New GAO Study Addresses Performance Audit Reports

Courtesy of the U.S. Government Accountability Office, a new study looks at performance audits for different types of pension plans. The report is entitled "Oversight of the National Railroad Retirement Investment Trust" (May 2014) and responds to requests from members of the U.S. Congress for information about this $25 billion retirement plan. Based on countless interviews with regulators, private fiduciary experts (and yes, I did answer some questions about benchmarking) and pension fund executives, the authors put forth the idea that performance audits could be mandated to occur more often. Interestingly, GAO researchers point out that "the frequency with which the Trust has commissioned performance audits is comparable to or exceeds most state efforts," adding that "...nine state plans are audited at least once every 2 or 3 years" with interviewees from 19 states pointing out that retirement plans "were subject to audits at longer set intervals that varied from state to state or were not reviewed according to any established time frame."

Pension fund accounting and performance benchmarking is certainly getting its share of attention. U.S. Securities and Exchange Commissioner Daniel Gallagher recently decried what he believes is an under-reporting of "trillions of dollars in liabilities. In his May 29, 2014 speech before attendees of the Municipal Securities Rulemaking Board's 1st Annual Municipal Securities Regulator Summit, Commissioner Gallagher talks about pension and OPEB liabilities as a serious threat and warned that "...it is imperative that bondholders know with precision the size of the potential pension liabilities of the entities in which they are investing. And yet, they do not." He adds that the "threat has been hidden from investors." As Lisa Lambert and Lisa Shumaker describe, government officials say that these sharp remarks sting and will scare people into thinking that a systemic problem exists. Read "Pension groups strike back at SEC commissioner's criticism" (Reuters, June 16, 2014). In its Q1-2014 update, the National Association of State Retirement Administrators ("NASRA") show that public pension fund assets have grown to $3.66 trillion, up slightly from the year-end 2013 level of $3.65 trillion.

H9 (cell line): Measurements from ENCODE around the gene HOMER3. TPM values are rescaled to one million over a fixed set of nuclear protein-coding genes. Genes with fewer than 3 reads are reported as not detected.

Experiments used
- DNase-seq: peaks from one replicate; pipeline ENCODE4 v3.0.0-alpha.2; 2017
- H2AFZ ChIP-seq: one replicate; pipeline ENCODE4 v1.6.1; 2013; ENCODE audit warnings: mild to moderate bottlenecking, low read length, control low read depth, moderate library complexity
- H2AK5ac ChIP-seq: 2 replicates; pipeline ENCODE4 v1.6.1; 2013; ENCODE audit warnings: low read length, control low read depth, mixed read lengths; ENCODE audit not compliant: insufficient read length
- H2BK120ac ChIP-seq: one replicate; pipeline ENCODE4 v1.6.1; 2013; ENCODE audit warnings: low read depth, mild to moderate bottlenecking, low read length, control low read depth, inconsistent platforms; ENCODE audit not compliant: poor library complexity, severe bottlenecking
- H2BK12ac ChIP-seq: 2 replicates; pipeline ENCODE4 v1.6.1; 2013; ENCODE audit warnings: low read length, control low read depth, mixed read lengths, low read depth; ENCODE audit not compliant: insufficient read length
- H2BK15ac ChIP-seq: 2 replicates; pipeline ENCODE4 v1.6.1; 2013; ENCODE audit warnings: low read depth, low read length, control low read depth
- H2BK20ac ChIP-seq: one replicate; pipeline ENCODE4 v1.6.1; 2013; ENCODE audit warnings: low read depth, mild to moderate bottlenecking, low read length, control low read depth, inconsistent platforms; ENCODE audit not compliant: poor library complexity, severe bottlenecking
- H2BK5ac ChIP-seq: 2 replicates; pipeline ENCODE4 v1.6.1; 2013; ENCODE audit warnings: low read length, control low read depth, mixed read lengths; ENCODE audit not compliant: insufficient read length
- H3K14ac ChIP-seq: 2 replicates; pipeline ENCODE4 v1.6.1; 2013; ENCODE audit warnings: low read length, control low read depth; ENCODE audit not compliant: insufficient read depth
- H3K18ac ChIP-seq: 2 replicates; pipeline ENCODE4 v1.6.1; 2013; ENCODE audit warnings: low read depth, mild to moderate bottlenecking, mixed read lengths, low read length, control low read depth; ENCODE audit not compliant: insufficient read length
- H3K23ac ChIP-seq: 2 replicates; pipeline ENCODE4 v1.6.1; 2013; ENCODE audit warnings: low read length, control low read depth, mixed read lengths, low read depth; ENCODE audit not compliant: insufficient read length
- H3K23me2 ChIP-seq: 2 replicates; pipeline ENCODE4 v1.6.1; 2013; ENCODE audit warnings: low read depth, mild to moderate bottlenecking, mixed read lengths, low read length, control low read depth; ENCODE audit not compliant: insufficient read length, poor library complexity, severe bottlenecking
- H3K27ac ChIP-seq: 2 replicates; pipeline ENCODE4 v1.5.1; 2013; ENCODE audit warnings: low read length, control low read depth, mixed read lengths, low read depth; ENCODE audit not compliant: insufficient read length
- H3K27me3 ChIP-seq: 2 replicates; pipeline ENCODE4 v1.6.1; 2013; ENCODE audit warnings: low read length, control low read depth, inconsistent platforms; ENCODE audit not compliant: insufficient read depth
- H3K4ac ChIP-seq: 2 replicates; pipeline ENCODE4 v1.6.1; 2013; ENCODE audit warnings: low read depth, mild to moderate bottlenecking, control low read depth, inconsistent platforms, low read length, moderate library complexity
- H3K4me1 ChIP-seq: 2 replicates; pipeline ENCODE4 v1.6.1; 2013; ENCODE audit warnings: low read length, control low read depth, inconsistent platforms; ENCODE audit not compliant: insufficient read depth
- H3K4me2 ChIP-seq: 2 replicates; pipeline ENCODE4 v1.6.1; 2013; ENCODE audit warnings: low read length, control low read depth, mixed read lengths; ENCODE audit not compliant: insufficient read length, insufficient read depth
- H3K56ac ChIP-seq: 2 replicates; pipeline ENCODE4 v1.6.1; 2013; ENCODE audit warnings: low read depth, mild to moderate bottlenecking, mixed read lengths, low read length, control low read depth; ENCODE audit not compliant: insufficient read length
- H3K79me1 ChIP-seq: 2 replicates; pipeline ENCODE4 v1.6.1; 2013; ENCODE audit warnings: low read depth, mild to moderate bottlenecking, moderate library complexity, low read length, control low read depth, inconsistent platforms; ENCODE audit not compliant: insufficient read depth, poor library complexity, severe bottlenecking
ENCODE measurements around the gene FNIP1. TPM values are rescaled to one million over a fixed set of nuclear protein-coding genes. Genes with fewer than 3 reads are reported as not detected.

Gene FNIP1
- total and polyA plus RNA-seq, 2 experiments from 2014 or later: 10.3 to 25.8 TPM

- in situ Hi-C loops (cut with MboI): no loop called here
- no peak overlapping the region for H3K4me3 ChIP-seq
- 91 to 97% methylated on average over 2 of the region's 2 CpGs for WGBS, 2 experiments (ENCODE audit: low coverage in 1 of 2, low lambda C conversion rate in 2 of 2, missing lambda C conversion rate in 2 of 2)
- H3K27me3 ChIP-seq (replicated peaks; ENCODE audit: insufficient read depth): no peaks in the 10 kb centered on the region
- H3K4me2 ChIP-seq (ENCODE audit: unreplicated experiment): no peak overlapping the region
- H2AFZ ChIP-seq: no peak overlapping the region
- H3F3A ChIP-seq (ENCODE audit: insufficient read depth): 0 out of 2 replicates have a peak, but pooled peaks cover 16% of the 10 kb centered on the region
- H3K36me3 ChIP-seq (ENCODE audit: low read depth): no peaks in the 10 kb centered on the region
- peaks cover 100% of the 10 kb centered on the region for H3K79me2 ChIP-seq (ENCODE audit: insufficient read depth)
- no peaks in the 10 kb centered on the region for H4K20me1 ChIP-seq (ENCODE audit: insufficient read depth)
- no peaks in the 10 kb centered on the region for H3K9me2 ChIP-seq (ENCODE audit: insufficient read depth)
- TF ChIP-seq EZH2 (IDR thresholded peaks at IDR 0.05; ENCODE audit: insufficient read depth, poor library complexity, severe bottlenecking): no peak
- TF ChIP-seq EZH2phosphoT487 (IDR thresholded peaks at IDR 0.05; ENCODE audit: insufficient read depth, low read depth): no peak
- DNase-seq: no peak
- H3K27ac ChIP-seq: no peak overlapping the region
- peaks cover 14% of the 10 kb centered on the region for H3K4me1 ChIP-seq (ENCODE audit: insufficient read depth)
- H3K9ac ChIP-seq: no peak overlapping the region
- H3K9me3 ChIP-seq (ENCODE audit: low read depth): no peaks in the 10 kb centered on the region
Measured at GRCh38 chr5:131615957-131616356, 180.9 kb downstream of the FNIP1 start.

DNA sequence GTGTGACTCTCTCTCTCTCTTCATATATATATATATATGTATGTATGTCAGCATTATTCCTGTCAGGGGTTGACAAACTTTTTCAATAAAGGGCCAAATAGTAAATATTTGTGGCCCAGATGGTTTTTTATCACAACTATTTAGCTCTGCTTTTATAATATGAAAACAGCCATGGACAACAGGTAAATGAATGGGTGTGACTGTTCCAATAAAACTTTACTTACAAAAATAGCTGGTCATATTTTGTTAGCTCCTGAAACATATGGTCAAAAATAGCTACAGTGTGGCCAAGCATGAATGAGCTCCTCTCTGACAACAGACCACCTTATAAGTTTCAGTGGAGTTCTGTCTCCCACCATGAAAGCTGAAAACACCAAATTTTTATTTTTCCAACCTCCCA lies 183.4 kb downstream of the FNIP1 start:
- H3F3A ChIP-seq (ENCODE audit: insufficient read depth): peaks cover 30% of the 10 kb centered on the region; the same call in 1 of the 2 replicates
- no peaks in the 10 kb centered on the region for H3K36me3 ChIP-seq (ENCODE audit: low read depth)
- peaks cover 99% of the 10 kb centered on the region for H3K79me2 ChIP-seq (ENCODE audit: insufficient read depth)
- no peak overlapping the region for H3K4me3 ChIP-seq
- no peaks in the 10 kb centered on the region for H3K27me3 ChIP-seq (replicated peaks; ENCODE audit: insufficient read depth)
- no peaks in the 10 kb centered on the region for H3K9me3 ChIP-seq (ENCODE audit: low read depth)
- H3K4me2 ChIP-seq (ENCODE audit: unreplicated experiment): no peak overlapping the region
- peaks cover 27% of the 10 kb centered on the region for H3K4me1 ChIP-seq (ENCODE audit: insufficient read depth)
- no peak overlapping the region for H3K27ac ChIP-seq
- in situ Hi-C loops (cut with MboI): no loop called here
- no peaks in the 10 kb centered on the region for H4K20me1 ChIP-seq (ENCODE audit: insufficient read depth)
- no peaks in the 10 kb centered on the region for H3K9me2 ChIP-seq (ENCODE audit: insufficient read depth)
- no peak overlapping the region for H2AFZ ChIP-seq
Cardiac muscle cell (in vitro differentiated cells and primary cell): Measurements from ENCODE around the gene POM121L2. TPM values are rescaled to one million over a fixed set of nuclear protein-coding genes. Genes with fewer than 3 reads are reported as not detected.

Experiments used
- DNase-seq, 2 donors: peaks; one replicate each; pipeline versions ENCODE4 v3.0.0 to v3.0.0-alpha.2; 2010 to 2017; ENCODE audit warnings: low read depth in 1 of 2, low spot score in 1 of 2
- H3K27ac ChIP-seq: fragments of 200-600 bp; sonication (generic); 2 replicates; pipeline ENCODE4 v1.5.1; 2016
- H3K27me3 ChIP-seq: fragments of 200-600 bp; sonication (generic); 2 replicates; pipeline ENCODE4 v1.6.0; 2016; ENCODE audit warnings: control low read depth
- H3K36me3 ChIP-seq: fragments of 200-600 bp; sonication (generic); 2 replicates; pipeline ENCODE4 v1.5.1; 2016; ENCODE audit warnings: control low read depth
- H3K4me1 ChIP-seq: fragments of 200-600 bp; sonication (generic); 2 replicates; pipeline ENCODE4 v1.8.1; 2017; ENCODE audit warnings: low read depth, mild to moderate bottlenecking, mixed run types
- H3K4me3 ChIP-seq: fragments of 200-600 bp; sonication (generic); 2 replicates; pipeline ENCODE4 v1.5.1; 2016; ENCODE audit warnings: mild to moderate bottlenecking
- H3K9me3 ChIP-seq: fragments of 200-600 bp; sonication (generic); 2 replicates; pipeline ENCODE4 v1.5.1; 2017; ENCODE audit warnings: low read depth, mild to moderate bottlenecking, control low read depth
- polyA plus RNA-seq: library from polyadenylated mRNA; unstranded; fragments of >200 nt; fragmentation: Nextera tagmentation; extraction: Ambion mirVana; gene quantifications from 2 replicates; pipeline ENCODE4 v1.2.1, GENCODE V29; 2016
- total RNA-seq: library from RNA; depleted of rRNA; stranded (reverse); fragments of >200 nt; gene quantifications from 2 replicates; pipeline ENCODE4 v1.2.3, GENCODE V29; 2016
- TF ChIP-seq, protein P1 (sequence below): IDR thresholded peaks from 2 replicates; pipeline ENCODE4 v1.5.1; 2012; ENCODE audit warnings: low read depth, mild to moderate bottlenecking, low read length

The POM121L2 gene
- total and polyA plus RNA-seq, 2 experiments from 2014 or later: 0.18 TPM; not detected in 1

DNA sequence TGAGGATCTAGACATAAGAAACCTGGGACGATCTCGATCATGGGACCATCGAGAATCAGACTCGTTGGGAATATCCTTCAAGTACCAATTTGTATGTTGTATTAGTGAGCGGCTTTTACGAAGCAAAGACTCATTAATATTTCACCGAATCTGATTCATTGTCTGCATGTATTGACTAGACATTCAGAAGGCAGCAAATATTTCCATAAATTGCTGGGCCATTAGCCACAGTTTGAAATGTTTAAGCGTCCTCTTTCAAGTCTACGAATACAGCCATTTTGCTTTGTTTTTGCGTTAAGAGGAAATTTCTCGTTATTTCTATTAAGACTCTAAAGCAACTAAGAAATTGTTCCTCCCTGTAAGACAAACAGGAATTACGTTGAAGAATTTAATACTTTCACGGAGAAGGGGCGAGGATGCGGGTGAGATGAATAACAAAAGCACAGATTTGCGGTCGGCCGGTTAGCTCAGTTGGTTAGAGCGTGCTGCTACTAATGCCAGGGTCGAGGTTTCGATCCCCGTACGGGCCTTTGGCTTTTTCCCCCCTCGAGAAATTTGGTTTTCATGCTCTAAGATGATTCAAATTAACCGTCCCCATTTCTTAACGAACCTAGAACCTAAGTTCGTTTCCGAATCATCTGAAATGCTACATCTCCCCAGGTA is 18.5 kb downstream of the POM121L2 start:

On the rule-making front, the Governmental Accounting Standards Board ("GASB") just published an update to its pension accounting standards and posted a pair of brand new proposals to "improve financial reporting by state and local governments of other post-employment benefits, such as retiree health insurance." See "GASB Publishes Proposed Accounting Standards for Government Post-Employment Benefits" by the editor of AccountingToday.com, Michael Cohn. You can download the three documents by visiting the GASB website. Click to access GASB's microsite about Other Postemployment Benefits ("OPEB").